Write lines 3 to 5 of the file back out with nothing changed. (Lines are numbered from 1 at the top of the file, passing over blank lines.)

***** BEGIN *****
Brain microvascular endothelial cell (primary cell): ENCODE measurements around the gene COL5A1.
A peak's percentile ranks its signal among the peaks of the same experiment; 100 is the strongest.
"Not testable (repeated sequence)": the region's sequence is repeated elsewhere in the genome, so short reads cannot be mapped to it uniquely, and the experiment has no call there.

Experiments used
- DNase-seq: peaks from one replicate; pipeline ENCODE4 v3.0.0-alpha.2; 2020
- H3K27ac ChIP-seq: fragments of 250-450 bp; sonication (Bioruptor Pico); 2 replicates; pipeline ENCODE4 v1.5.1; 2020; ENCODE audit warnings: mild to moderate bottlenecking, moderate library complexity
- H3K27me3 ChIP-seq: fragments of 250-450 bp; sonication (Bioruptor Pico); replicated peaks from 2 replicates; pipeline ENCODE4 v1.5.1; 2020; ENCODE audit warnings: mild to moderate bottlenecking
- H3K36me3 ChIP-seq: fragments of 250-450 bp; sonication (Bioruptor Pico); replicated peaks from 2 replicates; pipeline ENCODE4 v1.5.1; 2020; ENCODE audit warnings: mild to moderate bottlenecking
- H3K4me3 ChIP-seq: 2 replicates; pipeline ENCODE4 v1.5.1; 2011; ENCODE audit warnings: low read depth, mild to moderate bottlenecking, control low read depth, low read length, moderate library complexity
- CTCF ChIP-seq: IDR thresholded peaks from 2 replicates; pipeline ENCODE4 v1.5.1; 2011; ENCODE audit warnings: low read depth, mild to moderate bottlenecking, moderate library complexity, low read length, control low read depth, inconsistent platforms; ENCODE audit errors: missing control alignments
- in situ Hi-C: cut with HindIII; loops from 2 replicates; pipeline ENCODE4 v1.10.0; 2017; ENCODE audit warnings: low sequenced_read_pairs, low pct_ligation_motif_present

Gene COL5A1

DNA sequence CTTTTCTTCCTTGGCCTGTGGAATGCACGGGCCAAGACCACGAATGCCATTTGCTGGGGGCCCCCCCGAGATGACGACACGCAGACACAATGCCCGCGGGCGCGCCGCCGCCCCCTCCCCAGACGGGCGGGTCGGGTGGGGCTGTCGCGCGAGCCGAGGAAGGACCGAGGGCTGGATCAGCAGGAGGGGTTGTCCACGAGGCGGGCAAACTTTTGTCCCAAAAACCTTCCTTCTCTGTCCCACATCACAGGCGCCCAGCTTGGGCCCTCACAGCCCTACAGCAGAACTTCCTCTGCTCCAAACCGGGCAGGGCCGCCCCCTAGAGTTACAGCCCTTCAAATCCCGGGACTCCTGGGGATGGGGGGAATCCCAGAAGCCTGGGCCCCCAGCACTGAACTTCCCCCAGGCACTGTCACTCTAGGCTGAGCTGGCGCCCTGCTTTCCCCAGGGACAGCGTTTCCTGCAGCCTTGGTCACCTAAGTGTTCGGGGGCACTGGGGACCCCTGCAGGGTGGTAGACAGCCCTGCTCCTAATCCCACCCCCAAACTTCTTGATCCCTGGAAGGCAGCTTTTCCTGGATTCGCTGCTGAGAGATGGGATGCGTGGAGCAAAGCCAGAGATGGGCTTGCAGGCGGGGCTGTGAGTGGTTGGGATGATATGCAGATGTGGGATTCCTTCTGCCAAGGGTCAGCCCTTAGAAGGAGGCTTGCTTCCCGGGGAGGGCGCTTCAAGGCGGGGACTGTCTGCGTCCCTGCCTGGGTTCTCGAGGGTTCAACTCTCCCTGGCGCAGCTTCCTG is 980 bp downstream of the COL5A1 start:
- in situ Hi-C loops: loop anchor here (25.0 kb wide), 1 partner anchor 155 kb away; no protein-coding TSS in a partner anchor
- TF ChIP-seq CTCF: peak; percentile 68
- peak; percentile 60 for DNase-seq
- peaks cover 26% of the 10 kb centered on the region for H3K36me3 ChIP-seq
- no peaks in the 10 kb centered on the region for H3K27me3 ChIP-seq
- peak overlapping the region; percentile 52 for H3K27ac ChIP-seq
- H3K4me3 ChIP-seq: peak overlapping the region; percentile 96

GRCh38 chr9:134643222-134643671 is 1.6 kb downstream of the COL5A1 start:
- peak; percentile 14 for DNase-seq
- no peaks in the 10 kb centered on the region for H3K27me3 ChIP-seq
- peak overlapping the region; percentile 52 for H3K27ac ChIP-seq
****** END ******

"Not testable (repeated sequence)": the region's sequence is repeated elsewhere in the genome, so short reads cannot be mapped to it uniquely, and the experiment has no call there.

Experiments used
- DNase-seq: peaks from one replicate; pipeline ENCODE4 v3.0.0-alpha.2; 2020